Since being given a Nikon F60 SLR some twelve years ago or so, I’ve struggled with the standard viewfinders provided on modern consumer-grade SLR cameras. My annoyance was further amplified when I bought my factory-reconditioned D40 in 2008.
The problem shared by both these cameras is that the viewfinder is not terribly precise. It’s easy enough in most lighting situations to see whether the frame is generally in or out of focus, but to do so with any precision is challenging at best. Quite often I find my eye automatically compensates for poor focus by focussing on the subject “through” the screen itself. I do this without even thinking about it, despite whatever conscious effort I make to prevent it happening.
Specific to the D40 is the issue that the viewfinder is about 1.5x smaller than the F60 I had been used to, and certainly smaller than the more professionally-oriented devices Nikon currently offers. Not only is it smaller, but it’s also dimmer. Sure, I willingly bought the D40 knowing about these issues, but they’ve become more of a show-stopper as I’ve grown to move away from shiny new auto-focussing lenses to older manually-focussing units.
I did some research into possible solutions that didn’t involve buying a new camera body, and I soon found that like pretty much every other Nikon SLR out there, the focussing screen on the D40 is easily removable – presumably for cleaning. This also opens the way to replacing the existing screen with something more suited to the way I want to work – that is to use split-prism and/or microprism focussing rather than relying on the built-in autofocus system.
I won’t explain how split-prism focussing works, as it’s done so much better here.
WHAT I BOUGHT, AND HOW I INSTALLED IT
The screen I chose was a generic (no brand name) cheap unit found on eBay, but it’s like this one. Instructions were found online here, which gave me enough information to know what to expect. Lacking specialist tools, I washed my hands and used my index finger (and nail) to operate the latch that holds the screen in place, and used clean fingers to drop the shim and screen into place. The wrapping on the new screen was enough to place between the mirror and the latch to prevent scratching.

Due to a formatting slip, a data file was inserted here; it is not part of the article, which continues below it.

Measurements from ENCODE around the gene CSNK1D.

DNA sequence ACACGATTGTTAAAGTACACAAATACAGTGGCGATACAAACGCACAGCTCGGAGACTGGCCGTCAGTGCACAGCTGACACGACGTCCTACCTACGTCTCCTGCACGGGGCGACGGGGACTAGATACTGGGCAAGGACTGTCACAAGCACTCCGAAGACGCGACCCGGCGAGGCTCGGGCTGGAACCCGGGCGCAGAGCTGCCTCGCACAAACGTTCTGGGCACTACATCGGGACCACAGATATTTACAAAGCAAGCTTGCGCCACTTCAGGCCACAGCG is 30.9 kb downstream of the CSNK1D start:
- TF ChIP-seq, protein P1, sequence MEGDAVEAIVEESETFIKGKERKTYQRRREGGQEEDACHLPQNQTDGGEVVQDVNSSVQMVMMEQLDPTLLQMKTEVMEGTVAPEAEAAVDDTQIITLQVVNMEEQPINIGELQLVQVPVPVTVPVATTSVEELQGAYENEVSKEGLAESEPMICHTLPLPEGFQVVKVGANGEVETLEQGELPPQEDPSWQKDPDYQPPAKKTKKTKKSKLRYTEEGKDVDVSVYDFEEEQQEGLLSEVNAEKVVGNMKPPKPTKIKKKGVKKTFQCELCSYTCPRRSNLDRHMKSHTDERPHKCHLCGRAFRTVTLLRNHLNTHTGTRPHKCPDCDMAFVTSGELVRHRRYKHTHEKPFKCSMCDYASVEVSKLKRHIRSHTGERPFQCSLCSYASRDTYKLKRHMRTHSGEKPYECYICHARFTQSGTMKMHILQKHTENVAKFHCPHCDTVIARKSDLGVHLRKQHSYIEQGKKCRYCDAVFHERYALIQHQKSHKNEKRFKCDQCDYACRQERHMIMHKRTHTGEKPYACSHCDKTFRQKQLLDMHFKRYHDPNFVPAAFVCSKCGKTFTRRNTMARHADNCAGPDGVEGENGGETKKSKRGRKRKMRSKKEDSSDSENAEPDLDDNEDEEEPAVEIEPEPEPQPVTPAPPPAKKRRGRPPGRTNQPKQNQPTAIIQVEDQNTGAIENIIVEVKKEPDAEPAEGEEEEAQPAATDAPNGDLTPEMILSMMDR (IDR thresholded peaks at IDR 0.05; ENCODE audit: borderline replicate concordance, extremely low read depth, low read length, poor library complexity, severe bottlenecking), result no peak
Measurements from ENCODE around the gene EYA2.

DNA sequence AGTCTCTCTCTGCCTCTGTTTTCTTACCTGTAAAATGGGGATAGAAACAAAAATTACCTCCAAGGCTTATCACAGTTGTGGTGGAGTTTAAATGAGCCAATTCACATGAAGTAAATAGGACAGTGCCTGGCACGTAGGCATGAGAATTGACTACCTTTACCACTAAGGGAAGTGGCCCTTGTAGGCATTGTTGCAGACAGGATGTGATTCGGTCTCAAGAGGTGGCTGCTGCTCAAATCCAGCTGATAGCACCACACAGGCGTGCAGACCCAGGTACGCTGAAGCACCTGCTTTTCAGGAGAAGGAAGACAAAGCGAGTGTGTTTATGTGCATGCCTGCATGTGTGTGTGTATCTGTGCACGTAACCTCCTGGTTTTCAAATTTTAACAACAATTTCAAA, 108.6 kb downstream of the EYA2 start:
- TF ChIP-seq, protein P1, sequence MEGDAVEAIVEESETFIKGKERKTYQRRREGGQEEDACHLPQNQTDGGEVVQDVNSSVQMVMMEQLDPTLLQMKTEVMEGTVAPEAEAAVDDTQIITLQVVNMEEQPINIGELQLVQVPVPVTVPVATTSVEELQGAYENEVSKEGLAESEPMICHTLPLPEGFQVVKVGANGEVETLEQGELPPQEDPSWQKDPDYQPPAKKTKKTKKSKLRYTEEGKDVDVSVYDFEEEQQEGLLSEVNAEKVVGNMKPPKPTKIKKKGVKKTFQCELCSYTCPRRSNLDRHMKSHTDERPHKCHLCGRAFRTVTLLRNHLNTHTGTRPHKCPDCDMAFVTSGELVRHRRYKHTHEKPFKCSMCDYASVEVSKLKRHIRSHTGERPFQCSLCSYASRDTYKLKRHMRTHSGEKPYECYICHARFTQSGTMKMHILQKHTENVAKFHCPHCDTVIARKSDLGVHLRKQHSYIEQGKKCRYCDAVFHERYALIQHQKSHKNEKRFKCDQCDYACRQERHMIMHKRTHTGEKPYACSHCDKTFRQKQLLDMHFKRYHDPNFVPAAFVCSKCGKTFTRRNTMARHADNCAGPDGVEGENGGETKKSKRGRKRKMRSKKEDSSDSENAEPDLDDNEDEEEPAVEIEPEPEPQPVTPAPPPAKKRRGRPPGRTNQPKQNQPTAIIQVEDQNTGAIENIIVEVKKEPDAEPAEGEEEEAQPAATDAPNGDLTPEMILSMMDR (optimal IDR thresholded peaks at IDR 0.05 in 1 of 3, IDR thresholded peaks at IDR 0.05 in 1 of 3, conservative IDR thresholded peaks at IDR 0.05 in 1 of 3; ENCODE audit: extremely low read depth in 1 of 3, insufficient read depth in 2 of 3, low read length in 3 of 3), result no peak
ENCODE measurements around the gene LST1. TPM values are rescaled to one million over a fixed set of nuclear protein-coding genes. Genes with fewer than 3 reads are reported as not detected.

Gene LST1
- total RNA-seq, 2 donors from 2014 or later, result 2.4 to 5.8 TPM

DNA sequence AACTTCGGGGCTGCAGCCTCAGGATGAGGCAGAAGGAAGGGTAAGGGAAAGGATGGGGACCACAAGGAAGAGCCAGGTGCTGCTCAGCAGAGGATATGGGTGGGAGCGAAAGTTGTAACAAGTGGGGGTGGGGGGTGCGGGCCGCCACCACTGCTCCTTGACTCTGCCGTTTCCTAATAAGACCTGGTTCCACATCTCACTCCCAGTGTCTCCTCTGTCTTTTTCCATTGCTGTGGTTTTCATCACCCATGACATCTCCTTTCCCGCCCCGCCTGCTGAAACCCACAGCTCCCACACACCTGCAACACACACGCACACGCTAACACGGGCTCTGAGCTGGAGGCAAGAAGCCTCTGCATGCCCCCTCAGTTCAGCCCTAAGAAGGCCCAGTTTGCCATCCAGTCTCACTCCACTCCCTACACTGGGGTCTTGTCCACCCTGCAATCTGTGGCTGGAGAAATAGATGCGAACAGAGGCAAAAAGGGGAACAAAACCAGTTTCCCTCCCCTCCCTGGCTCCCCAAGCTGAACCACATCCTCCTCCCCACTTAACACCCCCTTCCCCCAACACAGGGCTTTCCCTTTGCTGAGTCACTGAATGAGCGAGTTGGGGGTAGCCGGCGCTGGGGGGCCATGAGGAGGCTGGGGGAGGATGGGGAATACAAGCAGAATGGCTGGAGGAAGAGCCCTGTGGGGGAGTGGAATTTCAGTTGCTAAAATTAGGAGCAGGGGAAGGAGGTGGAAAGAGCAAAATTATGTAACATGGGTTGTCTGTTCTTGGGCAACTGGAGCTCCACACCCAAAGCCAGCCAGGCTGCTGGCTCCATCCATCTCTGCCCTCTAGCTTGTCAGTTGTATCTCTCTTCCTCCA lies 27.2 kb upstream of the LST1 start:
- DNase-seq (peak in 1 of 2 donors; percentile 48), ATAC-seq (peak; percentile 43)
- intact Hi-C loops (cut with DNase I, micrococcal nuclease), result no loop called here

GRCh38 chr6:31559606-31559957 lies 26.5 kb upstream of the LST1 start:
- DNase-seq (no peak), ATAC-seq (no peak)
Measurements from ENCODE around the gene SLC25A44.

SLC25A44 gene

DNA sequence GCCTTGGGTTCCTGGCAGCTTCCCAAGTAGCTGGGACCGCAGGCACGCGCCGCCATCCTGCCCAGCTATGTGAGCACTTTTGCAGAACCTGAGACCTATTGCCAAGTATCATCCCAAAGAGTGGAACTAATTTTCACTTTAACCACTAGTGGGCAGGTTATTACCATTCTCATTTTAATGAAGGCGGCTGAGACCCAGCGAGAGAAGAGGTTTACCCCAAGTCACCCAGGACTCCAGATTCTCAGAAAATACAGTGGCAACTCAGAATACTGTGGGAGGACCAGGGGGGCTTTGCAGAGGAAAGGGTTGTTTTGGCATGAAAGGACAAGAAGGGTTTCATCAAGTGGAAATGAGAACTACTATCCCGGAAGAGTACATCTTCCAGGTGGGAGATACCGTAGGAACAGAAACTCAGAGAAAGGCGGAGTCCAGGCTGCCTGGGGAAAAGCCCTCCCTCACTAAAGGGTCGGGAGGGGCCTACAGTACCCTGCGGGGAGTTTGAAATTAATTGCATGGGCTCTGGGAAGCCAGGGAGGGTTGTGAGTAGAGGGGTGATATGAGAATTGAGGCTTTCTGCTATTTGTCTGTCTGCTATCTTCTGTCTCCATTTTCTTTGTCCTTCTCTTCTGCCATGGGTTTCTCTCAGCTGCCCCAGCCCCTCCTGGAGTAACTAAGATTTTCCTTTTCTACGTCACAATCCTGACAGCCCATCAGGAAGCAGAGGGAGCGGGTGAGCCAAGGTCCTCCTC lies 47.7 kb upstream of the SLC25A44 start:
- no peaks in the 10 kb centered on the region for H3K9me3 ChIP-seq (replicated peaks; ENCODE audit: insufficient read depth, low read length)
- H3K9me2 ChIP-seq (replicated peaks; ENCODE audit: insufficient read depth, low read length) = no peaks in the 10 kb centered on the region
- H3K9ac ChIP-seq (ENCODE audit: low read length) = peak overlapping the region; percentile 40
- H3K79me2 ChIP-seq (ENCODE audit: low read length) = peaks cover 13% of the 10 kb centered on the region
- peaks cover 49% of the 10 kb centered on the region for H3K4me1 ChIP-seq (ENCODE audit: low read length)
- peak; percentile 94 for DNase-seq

I’m not always the most practical of people, and yet this installation job was easily done in less than 20mins including making some tea and reading the manuals – and I’ve never done anything like this before!
The concept proved itself very rapidly in ‘everyday’ snapshot situations. But something was wrong: when I manually focussed using the new screen, the image turned out with the actual focal point being shifted a little behind what I’d focussed on. Pants.
Given that my lenses hadn’t changed, and given the assurance I’ve had from several sources that the choice (or even presence) of screen does not interfere with the camera’s built-in autofocus sensors, there was only one answer: the screen was out of alignment.
Back to Google and Flickr forums I went, and found that this is a common enough issue experienced when installing and using custom screens – particularly cheap ones like mine. Whether this problem reflects the quality of the cheaper screens, or whether it’s caused by the quality of calibration carried out in the manufacture of the camera itself, I cannot tell.